Mr Camping is wrong, and if you keep it up, you will be too!

By jreighley - Last updated: Tuesday, May 24, 2011 - Save & Share - 2 Comments

Of course the buzz of the world is Harold Camping’s failed rapture prophecy about last weekend.

I think that Mr Camping did sincerely believe what he believed.  I don’t think he made all of this hullabaloo to make a name for himself or anything of that sort.  He had a theory, he searched the bible for evidence in support of that theory.  He found so much evidence of what his itching ears wanted to hear, that he believed it was irrefutable and “Guaranteed”

That is the danger of eisegesis.  This is the practice of reading your own idea into the scripture.  You search for what you want to hear and ignore all the evidence to the contrary, and you get exactly what you want to hear.

On my trips down to California, I hear it on the Calvary Chapel radio stations all of the time.  A preacher will be preaching through Revelation, and he will say something like this:  ” Do you see what it doesn’t mention here?  It doesn’t mention the Church.  You know why?  Well, this shows that  by this point, the Church has been raptured, and is no longer on the earth”

Really?  Perhaps it doesn’t mention the Church because it doesn’t mention the Church?

Yes, a skilled orator can make an argument for his viewpoint out of absolutely nothing.   And to the undiscerning ear that shares the viewpoint doesn’t even see what is happening..  They just have their faith magnified, despite the absolute lack of evidence.

The critics of Mr. Camping annoy me  because they do the same thing in rebuttal.   Everyone goes to Matthew 24:36 Where Jesus says “But concerning that day and hour no one knows, not even the angels of heaven, nor the Son, but the Father only”   Yes it is nice to have a verse in support of your case..  But it is dangerous to take Jesus’ warning that “no one knows” (now) and turn it into “No one knows” (ever).   Especially when a few verses back in verse 33 says “So also, when you see all these things, you know that he is near, at the very gates.”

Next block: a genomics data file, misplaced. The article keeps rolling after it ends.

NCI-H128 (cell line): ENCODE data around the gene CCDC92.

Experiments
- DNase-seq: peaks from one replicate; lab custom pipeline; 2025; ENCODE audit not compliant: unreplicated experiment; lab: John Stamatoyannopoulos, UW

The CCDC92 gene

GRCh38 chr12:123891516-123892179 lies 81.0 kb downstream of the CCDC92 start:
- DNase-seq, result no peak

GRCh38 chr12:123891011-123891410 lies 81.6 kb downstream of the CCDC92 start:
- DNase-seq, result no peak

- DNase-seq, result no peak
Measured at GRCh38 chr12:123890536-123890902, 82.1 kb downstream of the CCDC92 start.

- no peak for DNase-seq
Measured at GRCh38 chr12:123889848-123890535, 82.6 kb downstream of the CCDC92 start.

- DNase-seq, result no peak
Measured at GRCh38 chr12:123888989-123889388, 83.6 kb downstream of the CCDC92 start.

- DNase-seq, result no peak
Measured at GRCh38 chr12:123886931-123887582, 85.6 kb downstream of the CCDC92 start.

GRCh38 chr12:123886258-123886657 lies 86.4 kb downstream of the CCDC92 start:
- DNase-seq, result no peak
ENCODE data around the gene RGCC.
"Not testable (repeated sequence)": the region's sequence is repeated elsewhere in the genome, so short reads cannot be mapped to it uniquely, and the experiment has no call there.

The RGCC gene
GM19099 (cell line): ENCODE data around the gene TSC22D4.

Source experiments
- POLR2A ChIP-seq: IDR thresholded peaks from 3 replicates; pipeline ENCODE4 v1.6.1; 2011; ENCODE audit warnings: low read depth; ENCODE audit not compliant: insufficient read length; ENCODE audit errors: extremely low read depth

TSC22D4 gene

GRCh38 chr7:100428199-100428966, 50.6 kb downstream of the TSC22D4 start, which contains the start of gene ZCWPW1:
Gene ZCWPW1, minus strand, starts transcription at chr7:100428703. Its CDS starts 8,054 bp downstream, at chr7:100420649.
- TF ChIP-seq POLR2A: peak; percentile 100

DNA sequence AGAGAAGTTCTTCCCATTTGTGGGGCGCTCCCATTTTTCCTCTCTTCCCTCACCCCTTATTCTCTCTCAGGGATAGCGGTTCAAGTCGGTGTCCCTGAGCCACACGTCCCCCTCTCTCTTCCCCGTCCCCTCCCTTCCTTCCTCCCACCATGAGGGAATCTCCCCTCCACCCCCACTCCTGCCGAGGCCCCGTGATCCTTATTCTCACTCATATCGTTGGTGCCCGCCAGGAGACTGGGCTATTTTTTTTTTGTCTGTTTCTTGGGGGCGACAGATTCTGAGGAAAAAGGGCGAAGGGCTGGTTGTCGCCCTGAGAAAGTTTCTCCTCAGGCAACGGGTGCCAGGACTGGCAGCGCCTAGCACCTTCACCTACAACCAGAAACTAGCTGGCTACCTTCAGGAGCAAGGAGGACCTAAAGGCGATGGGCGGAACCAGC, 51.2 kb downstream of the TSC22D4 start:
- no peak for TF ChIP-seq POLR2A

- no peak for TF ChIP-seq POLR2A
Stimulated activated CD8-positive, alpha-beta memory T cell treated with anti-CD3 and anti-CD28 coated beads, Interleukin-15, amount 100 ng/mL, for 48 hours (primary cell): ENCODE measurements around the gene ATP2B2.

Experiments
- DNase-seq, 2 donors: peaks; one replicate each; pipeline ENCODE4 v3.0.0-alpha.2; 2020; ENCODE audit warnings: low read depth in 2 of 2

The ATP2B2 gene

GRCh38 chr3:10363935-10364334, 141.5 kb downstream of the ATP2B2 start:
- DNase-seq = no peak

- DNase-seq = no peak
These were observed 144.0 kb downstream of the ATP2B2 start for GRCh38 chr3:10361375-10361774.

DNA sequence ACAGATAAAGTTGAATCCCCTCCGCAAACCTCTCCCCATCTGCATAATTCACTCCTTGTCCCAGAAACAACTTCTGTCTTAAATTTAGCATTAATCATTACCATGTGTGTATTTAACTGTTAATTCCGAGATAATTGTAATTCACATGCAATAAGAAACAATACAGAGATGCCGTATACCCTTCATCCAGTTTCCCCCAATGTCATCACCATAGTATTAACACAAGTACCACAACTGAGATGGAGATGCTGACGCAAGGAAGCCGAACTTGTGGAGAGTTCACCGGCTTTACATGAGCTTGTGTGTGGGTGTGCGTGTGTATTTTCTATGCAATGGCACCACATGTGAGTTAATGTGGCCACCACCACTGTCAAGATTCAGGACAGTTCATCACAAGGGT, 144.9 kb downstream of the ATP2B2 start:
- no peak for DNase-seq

Prooftexting will always be a sure-fire method of strengthening your faith in whatever you want to believe.

If you want to challenge Mr. Camping you must go deeper than that.   Is Mr. Camping’s argument based on scripture?  Yes.  Did Christ have the same scripture?  Yes.  (For the most part)    Did Christ know the date?  No.  (Now we can use Matt 24:36)  Is Mr. Camping a better biblical scholar than Christ?  No.  So that leaves us with the New Testement verses that Mr. Camping cites.  Do they really say what he is saying they are saying?  Or is he making them say what he wants them to say?    Well that is up to discussion.  I tend to think that if the flood was a seven day warning and 7 days was 7000 years, Christ would have known.

Mr Camping was wrong.  Sincerely wrong.  If the rest of the Christian church uses his same methods, they too will be sincerely wrong.


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  • Jason Anspach

    The faulty rapture dates and horrible hermeneutic used to arrive at them are only part of his false teaching. 

    I don’t disagree that he believed what he was saying, but I think it falls in the 1 Timothy 4:1-2 territory of liars spreading false teaching through seared consciences. Like any apostasy that’s ever gotten traction, it uses just enough of the truth to allow for some plausibility.  The deceptive tactics of Satan are spread like a virus through men such as this.

  • Josh Reighley

    From what I understand he got quite a ways out there on the “If you don’t believe me you wont be saved” angle..    I didn’t hear it for myself (Nor did I care to) but I agree..  

    I do think most false teachers who gain traction do it by prooftexting and Eisogeses.  It is scary how prevalent those two habits are in the rest of Christianity. 

    We need to teach what the bible says, not what we want it to say.  It is hard to be transformed by texts that we are molding into our own image.